The eight trees I long for

A white cherry blossom branch laden with several white blossoms all huddled together forming a bouquet of sorts

I know this sounds strange. But there’s often a yearning, perhaps a wistful one for certain kinds of trees. One, almost always comes up in my dreams at regular intervals. It is a lime/lemon tree. It comes back to me as I remember it (the tree is now dead, that garden where it grew and flourished has also suffered the same fate.)

The lime tree

When we lived at Doctor’s quarters – we had a ground floor flat. With the flat came a nice chunk of a land that could be developed into a garden. It surrounded the flat in the front, side and at the back. My mother made full use of the land and planted many trees and shrubs.

In the rear end of the front garden, my mother had planted a lime tree. It grew up to bear amazing treasures. It bore fragrant white flowers that gave way to tiny limes/lemons. Those little green being grew larger; and when they turned yellow, they fell to the ground. Every morning, I would go to the garden and pick up the ones that had fallen to the ground. Some would hide in the hedge. Somehow, foraging for those ripe, yellow lemons gave me a sort of happiness that I can’t really describe in words.

The tree also attracted a lot of ‘thieves’. Nobody thought much of picking a few lemons without asking us. That brought me a fair deal of grief. I thought it was our tree and we should have a right over it and if someone wanted the fruits, they could just ask us. Once I caught a neighbour red-handed. All she said was, ‘It is hot today and I need to make nimbu-pani and I didn’t have time to go to the market.’

The flame of the forest tree

The desire to live somewhere where a flame of the forest tree grows and flowers also comes from my Doctor’s quarters days. There was a huge expanse of land near the quarters that was for the most part claimed by wild grass, trees, birds, snakes and children.

The flame of the forest tree was a little further down; you would come to it if you crossed the ruins of the boat-house on your right. During its flowering season, the blossoms were evident from a distance – like its name, the tree blazed in an orange hue, distinct and proud from the other trees. Everyone wanted its flowers. So Karsan kaka – the handyman who knew that vast expanse of land and its trees and shrubs would take an axe and bring down a few branches laden with the flowers.

The flowers were carefully left in the sun to dry out and then, my mother and several other mothers in the quarters would make little sachets out of muslin cloth and fill them with the flowers. These would then go into the bucket of water that was used for taking our daily bath. The sachet would lend a lovely yellowish orange hue to the water and it was meant to help with the prickly heat.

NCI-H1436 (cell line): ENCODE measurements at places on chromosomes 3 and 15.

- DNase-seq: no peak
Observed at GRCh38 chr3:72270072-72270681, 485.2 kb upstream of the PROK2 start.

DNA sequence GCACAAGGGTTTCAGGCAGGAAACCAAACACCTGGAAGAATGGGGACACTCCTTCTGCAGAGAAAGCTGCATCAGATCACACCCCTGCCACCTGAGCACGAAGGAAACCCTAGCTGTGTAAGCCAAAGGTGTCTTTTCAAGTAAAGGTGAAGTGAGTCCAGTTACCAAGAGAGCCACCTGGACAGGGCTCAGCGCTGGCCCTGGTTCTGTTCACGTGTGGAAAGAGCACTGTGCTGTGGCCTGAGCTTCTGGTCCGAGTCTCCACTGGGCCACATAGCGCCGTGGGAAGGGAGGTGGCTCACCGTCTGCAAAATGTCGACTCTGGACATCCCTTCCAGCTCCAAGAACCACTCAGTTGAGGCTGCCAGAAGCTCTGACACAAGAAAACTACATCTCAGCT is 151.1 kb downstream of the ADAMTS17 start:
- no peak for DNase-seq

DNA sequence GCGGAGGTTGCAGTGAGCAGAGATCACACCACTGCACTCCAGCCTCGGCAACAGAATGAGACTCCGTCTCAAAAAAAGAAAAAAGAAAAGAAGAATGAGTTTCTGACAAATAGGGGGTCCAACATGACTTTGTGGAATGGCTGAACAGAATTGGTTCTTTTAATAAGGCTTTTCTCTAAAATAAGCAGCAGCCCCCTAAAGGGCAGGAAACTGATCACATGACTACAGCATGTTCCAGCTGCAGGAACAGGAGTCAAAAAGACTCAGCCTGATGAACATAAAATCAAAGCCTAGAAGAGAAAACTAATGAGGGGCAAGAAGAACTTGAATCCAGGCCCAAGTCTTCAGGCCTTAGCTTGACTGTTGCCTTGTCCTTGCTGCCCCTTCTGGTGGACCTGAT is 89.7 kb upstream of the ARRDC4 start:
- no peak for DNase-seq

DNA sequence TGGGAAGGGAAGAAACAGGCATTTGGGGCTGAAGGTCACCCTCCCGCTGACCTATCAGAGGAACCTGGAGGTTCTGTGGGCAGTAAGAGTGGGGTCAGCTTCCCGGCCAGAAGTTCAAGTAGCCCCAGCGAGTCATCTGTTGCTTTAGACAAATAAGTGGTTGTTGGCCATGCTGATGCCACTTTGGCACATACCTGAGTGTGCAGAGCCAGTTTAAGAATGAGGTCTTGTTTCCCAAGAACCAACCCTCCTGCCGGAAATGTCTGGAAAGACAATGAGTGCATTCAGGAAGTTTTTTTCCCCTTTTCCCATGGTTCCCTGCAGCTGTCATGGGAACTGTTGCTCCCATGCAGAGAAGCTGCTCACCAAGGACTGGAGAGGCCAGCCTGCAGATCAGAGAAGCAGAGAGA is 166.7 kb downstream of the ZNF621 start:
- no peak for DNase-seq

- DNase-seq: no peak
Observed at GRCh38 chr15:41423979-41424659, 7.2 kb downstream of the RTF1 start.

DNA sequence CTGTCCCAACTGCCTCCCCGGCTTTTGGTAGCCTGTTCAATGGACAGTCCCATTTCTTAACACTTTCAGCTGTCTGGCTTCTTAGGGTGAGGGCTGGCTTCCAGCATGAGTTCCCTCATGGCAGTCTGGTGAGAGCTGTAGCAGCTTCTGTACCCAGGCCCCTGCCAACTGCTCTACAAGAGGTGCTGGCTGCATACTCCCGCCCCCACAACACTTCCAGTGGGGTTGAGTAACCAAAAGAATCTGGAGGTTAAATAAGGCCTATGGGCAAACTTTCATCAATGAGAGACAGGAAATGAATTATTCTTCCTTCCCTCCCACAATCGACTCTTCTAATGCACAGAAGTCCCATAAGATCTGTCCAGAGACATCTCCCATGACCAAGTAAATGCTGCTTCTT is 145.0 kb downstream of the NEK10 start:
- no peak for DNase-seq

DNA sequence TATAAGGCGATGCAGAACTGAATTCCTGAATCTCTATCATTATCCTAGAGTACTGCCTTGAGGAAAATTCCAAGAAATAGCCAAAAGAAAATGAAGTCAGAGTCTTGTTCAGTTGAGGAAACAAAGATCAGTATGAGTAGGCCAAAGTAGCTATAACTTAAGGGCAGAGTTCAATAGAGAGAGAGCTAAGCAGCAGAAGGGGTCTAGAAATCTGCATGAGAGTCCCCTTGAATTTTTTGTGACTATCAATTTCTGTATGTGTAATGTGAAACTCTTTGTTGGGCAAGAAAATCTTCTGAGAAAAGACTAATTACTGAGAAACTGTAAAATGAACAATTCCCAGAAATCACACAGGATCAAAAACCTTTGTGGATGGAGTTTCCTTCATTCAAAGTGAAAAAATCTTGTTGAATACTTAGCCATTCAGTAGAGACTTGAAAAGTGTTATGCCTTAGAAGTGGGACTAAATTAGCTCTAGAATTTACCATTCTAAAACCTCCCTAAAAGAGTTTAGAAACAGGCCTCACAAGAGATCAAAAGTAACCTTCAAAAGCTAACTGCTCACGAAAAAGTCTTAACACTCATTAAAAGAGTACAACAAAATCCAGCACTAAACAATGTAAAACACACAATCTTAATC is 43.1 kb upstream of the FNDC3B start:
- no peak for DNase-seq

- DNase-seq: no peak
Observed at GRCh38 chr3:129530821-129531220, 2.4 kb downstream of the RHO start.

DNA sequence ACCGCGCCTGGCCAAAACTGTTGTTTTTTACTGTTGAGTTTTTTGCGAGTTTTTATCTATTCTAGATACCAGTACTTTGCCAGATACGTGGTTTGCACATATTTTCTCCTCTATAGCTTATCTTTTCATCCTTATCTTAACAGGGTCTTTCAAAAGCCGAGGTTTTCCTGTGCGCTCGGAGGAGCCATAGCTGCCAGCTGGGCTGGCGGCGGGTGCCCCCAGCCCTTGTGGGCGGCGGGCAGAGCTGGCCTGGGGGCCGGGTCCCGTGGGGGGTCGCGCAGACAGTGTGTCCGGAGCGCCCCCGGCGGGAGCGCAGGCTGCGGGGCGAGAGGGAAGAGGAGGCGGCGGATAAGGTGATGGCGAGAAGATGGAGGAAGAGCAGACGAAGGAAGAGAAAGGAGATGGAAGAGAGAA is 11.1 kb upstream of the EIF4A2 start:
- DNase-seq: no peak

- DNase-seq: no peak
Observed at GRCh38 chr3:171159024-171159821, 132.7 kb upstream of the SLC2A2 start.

The orange tree

Between lush green branches are flashes of bright orange - the fruit of the tree nestled in the leaves give it a beautiful contrast of colours.
I first saw the orange tree in Malta during our holiday and it was as if a spell had been cast on me. Those flashes of orange playing hide and seek in the greens – I would scan every garden that we walked past for a glimpse of the tree.

I have never ‘owned’ an orange tree. I had never seen one as well (except for a bonsai version at a friend’s place) and that changed when we went to Malta. I was fascinated by the tree. The flashes of deep, curvaceous orange nestled between shiny green leaves mesmerised me. As we took a bus around Gozo, I saw several houses that had the orange tree in their gardens. The Airbnb that we stayed at (it was a traditional Maltese house with an open courtyard and garden and those famed windows) also had two or three orange trees and the oranges from those trees made way to the breakfast table.

Every morning, I would go to the garden and feel as if I had entered a secret place. I couldn’t tire of watching the orange tree. It seemed like a magical being to me.

After our tour of the catacombs in Medina, we went to a courtyard café. There, to my delight, we could get a table under an orange tree. I was so happy and I took so many photographs – much to the amusement of the other café guests. But this was the first time that I had sat under an orange tree and it was an experience that I will always cherish.

A rectangular wicker basket holds ripe oranges. This basket was at a restaurant in Malta - very alluring in its colours.
A basket of gold at a restaurant in Malta


The bolsari (or bakul) tree

Also known as the Spanish Cherry or bullet-wood tree.

It is likely that many of us may not have seen the tree itself but come across its flowers. If you have taken a local train or bus in Mumbai, chances are that you may have caught their heady, intoxicating fragrance. A lot of the women in Mumbai wear a string of these flowers in their hair.